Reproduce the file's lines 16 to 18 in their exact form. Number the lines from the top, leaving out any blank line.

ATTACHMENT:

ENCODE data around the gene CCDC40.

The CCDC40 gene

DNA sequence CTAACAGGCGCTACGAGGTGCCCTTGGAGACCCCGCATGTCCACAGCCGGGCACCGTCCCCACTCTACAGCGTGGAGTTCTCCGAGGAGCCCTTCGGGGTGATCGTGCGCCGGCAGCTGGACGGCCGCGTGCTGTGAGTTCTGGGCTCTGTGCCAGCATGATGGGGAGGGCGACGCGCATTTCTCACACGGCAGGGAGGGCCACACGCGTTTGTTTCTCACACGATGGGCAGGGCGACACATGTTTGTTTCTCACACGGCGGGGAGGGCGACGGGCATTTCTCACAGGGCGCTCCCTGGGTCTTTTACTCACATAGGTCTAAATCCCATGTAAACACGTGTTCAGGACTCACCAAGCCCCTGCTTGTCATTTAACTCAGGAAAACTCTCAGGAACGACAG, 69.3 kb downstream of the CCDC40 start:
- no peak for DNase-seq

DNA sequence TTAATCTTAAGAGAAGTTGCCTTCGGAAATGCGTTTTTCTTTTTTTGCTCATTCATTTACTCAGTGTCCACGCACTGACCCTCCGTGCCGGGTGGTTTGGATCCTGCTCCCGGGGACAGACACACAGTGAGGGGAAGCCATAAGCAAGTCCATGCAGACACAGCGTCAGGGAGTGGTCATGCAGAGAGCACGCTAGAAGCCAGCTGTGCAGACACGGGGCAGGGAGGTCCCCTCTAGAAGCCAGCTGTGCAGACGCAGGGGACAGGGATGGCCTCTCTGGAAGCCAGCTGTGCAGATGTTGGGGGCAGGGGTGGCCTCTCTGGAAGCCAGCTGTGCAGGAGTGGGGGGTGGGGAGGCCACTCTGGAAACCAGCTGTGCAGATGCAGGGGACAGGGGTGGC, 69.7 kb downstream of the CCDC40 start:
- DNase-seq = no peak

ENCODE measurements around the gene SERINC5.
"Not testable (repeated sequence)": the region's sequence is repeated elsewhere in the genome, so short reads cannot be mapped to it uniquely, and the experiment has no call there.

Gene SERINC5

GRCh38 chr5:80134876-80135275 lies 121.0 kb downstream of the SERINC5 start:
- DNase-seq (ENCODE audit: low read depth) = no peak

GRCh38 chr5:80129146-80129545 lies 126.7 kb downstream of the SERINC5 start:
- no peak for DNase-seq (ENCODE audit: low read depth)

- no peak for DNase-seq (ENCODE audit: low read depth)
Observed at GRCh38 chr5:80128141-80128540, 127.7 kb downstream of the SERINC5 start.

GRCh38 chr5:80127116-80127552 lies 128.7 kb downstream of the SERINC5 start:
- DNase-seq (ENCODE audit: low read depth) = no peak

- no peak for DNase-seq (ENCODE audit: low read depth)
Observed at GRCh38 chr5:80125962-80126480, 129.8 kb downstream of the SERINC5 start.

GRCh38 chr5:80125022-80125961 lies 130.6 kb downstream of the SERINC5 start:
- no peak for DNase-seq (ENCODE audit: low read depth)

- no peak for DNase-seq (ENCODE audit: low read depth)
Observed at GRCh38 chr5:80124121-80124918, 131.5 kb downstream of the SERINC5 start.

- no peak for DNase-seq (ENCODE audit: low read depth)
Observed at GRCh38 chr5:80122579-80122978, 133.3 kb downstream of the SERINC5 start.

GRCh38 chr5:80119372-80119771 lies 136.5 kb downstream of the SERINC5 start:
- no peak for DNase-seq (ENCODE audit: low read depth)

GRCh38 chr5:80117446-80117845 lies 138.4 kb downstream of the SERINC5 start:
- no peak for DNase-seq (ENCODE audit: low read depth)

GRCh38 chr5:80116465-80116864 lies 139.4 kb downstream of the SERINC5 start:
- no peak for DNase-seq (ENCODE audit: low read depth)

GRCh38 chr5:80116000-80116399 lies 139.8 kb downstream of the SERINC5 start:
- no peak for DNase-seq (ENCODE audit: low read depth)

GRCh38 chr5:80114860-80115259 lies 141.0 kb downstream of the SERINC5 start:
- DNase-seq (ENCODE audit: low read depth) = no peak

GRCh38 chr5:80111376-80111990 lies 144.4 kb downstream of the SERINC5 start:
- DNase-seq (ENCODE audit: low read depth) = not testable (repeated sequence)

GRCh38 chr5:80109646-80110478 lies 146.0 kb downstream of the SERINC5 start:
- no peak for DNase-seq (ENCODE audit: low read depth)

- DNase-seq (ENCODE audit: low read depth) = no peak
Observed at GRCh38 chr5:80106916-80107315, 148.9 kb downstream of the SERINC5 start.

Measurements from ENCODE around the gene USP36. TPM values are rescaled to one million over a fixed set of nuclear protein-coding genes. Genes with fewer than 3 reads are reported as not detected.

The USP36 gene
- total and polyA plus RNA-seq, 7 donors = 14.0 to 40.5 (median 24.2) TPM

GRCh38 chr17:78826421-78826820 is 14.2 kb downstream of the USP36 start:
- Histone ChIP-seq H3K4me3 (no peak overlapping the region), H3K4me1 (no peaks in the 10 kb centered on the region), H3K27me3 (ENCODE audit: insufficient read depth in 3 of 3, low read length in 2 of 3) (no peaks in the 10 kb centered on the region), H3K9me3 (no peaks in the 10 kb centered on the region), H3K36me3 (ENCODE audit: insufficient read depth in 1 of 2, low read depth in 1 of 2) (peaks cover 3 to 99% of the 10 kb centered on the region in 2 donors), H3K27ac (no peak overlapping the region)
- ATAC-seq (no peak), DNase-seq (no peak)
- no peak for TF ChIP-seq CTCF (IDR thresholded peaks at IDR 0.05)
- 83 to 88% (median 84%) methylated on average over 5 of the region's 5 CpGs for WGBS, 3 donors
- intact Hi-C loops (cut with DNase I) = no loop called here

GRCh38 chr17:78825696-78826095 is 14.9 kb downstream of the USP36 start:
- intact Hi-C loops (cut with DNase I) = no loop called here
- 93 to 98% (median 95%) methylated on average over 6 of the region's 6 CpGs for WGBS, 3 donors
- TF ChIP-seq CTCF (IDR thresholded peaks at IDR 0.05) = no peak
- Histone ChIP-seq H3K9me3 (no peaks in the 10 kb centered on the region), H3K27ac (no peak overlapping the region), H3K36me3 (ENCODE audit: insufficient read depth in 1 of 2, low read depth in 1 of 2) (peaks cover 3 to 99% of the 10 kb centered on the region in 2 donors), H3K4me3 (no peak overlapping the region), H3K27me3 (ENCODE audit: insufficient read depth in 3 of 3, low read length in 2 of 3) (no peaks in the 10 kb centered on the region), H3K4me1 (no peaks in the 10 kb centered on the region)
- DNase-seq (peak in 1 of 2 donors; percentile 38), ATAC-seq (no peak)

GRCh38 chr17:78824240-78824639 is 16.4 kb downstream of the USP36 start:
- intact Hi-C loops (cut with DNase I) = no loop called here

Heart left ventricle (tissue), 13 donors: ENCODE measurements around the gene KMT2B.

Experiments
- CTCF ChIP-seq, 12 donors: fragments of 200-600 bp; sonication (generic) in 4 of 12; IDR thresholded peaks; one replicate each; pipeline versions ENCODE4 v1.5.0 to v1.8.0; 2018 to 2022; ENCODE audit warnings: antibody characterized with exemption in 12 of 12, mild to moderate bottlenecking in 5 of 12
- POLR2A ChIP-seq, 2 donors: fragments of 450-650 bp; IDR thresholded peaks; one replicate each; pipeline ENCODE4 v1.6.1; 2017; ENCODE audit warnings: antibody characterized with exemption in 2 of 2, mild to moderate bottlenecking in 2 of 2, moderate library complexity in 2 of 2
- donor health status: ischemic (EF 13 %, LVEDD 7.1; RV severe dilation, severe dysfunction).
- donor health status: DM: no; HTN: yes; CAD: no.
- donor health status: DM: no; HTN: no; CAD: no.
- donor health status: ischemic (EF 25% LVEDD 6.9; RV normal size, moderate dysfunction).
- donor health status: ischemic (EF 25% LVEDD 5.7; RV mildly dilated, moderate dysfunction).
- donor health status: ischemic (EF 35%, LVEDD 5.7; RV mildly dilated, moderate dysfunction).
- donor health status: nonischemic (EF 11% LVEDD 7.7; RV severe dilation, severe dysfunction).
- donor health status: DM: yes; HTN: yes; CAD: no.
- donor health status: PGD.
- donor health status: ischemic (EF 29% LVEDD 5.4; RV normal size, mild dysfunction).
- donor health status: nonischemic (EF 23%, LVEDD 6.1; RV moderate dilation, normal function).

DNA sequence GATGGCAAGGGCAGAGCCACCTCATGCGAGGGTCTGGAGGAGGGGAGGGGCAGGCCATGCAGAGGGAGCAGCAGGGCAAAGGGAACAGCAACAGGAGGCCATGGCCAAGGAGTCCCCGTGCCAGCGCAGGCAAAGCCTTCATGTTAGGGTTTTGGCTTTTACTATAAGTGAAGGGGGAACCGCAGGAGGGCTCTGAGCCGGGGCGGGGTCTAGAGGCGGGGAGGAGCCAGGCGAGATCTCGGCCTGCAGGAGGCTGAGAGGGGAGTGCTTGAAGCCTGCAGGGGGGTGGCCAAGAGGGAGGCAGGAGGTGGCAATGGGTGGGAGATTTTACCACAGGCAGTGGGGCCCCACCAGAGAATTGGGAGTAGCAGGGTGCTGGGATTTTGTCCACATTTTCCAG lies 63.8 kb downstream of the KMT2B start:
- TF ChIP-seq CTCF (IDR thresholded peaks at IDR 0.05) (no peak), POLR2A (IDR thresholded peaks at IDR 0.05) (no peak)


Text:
GRCh38 chr5:80127116-80127552 lies 128.7 kb downstream of the SERINC5 start:
- DNase-seq (ENCODE audit: low read depth) = no peak

- no peak for DNase-seq (ENCODE audit: low read depth)